Not Everyone Wants to Return to Normal

Jun 24, 2021


By: Minh Hua

As more people receive vaccinations and workplaces start to reopen, the unsaid assumption is that everyone wants to get back to normal as quickly as possible.

“Success with one movement searching for inclusion, equity, and belonging creates progress for the others. An organization that can create the right environment for people to thrive has a competitive advantage in the talent market.”

Not true. Great conversations are happening about a new normal with consumer habits and remote work, but noticeably absent is a conversation about a better normal around how we relate to each other. The myriad social movements happening today have major implications for the world of work, and that’s a conversation members of American Management Association should be having. As we think about the future of work and post-pandemic normalcy, keep in mind that not everyone wants to go back to the way it was.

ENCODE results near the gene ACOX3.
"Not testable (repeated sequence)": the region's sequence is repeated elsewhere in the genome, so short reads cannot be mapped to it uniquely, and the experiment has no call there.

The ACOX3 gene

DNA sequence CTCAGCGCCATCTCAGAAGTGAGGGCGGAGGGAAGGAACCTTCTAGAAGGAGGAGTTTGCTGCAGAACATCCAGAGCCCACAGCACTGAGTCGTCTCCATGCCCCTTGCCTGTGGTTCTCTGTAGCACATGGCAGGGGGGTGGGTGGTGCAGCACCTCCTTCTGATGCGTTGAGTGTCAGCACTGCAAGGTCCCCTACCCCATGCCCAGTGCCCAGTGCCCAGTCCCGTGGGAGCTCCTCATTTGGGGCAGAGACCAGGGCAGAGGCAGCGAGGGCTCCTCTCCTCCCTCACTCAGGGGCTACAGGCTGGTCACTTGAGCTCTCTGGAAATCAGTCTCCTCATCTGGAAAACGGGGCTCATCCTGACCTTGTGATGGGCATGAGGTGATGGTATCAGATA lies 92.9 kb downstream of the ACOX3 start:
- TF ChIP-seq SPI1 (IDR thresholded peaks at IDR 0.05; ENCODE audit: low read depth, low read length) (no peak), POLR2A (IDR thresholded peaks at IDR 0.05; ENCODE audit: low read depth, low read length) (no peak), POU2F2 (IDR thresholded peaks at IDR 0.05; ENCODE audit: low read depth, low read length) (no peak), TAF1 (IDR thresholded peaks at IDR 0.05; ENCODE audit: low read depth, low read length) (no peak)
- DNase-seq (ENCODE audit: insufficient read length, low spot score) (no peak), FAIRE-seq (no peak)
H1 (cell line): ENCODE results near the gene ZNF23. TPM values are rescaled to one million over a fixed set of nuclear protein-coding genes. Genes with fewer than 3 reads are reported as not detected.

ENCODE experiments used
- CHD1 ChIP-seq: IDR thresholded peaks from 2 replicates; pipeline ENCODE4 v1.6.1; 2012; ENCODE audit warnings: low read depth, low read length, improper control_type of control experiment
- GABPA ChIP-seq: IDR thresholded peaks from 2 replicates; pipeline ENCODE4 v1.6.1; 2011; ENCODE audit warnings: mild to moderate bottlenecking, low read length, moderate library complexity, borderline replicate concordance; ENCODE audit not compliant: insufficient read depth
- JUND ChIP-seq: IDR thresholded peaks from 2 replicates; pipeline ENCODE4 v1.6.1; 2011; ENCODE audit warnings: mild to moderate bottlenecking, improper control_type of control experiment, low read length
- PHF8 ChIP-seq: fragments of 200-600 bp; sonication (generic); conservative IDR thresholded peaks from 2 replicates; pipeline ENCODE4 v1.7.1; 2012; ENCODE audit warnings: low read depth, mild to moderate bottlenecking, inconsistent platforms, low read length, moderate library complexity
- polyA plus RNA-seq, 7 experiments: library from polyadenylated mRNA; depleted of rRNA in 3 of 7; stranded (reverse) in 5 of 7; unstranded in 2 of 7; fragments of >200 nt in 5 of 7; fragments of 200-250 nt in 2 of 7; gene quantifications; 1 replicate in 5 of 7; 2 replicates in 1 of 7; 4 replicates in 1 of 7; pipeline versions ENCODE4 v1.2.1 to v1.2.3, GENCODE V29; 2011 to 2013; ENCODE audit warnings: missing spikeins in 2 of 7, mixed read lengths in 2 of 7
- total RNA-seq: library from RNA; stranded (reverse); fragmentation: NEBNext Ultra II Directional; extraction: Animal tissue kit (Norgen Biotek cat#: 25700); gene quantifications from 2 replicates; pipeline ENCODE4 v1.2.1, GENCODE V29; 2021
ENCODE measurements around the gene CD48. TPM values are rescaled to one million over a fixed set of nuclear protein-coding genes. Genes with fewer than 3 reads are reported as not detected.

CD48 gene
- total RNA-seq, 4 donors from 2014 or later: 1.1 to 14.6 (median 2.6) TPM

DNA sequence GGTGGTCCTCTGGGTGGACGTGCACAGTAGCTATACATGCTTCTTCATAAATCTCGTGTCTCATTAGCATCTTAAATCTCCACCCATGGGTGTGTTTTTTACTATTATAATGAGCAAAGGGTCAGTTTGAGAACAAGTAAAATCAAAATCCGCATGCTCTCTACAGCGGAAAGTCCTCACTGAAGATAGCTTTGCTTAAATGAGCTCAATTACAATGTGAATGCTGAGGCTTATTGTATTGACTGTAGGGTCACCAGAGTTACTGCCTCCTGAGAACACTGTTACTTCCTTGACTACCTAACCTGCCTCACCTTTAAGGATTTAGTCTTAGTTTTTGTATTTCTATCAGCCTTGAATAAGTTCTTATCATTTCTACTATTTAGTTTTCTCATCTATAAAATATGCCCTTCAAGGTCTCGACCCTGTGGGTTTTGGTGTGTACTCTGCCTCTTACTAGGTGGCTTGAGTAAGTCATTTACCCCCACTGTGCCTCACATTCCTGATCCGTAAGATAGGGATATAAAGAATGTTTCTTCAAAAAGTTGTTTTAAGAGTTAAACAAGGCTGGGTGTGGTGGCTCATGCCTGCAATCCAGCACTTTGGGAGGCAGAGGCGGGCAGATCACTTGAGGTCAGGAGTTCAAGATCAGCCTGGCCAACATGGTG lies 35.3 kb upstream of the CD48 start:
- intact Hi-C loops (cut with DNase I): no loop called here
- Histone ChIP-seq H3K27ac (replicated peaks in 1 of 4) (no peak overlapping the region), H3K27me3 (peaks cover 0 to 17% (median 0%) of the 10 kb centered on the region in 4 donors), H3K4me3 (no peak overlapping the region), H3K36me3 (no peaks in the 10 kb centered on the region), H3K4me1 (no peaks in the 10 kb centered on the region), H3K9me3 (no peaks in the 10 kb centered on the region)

“F--- Racism” read a cardboard sign made from a ubiquitous Amazon box. “Stop Violence Against Women!” another sign exclaimed. An assortment of banners and signage dotted the landscape at a Stop Asian Hate rally in Seattle. A little boy, maybe seven years old, held one that read, “Not Invisible.”

The pandemic has revealed long-standing prejudices against Asians. Phrases like the “China virus” and “kung flu” have become beacons of hate. In 2020, the number of anti-Asian hate crimes reported to the police increased 149%, while all other hate crimes dropped by 7%. Some have pointed out the percentage increase is off a low base, implying it’s not that big of a deal. The criticism is logical, but it lacks understanding. In statistics, two diverging lines mean something is going on. In sociology, bad behavior growing exponentially represents an emerging threat that can get out of control—unless we bend the trajectory.